Fund to pay for 'green' projects
Legislators consider tax on all building surfaces
By PAMELA WOOD, Staff Writer
The Chesapeake Bay Foundation and top Democratic leaders have a new idea for raising money to help clean up the state environment: a fee on all new rooftops, driveways and parking lots.
The proposed "Green Fund," unveiled at a news conference in Annapolis yesterday, would generate $130 million a year to pay for state environmental programs if the plan is approved.
When new construction is permitted, a fee would be levied based on those so-called "impervious surfaces."
Projects inside Priority Funding Areas - which are areas targeted for growth - would be assessed at a rate of 25 cents per square foot.
Projects outside the Priority Funding Areas would be charged $2 per square foot.
The idea is to raise money while discouraging growth in inappropriate areas, supporters said.
Del. Maggie McIntosh, D-Baltimore, called it "smart growth with teeth in it."
A typical single-family home on a quarter-acre lot would be charged about $750 inside a growth area, or $6,000 outside a growth area.
The fees also would apply to commercial and industrial development. Government development would be exempt, as would small residential additions.
Developers could earn reductions in the fees by adding eco-friendly features such as green roofs.
Members of the Home Builders Association of Maryland haven't yet studied the proposal thoroughly enough to decide whether the trade group will oppose it, said association Executive Vice President John Kortecamp.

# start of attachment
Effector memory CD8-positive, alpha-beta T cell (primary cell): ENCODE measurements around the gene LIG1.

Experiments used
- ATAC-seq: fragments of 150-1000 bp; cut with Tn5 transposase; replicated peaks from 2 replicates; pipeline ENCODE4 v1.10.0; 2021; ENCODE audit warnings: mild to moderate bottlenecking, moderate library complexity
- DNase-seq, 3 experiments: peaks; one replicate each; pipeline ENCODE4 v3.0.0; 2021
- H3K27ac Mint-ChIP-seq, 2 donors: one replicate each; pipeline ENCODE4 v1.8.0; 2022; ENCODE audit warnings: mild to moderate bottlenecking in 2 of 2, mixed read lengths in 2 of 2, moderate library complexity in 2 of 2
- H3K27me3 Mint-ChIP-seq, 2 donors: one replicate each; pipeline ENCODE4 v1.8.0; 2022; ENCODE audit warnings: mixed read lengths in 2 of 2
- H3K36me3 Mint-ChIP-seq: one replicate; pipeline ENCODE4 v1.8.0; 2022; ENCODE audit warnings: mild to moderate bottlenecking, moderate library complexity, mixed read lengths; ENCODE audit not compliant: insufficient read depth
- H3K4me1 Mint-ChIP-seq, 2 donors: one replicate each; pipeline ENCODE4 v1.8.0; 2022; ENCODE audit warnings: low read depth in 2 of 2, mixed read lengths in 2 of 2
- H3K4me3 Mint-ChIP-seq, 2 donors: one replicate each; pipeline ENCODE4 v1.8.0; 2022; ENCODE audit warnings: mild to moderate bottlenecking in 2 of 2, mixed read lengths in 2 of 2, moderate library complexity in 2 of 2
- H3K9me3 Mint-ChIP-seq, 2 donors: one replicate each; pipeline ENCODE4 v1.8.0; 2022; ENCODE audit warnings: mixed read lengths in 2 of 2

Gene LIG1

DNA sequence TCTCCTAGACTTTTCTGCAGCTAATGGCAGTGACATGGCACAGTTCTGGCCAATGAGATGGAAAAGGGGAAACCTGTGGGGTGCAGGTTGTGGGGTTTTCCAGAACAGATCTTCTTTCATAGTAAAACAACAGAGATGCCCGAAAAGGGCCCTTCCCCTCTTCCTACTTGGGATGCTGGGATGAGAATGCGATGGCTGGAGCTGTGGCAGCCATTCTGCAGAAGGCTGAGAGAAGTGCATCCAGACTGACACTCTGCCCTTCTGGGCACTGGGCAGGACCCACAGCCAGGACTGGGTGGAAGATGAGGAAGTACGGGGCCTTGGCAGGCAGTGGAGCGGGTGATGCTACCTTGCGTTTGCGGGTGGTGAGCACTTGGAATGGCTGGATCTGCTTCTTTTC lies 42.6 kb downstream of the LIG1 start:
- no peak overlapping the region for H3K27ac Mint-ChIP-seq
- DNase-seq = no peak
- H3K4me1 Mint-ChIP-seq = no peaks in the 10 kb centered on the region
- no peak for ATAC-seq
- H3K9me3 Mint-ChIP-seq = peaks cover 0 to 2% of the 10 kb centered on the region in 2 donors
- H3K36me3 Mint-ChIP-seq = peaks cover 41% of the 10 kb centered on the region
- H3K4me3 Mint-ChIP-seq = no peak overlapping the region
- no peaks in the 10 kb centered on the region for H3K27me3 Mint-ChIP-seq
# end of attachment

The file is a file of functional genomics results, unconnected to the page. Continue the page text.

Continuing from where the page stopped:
Mr. Kortecamp is concerned about what the impact will be on builders and their customers, who ultimately will pay the price.
"Obviously, the concern is adding to the cost of housing, which is already out of reach for so many people," he said.
Kim Coble of the Chesapeake Bay Foundation said she thinks the fees will cause developers to think about how and where they plan to build.
"What we're hearing from the development community is it does seem to be a remarkably stunning assessment," she said during yesterday's news conference, where she was flanked by more than a dozen Democratic senators and delegates.
The $130 million raised each year would go to a variety of environment programs. The largest chunk will help farmers pay for projects that reduce harmful nutrient pollution, such as raising cover crops in the winter and planting trees along streams.
So far, Maryland is about halfway to its 2010 goal of reducing nitrogen as part of the multi-state effort to clean up the bay.
Too much nitrogen fuels algae blooms, which in turn cause the oxygen-deprived "dead zones" in the bay.
The money from the Green Fund would help Maryland get to 75 percent of the nitrogen goal, Ms. Coble said.
"It brings together the best of good practices for developers and benefits for the bay," said House Speaker Michael E. Busch, D-Annapolis.
The proposal has support from many Democratic leaders, the Maryland Department of Agriculture and nonprofit groups that represent farmers, gardeners and environmentalists.
Roger Richardson, designee to be the agriculture secretary, said Gov. Martin O'Malley's administration supports the measure.
"Farmers really are the first environmentalists you have in the state," Mr. Richardson said.
Published February 16, 2007, The Capital, Annapolis, Md.
(Revised Feb 2007)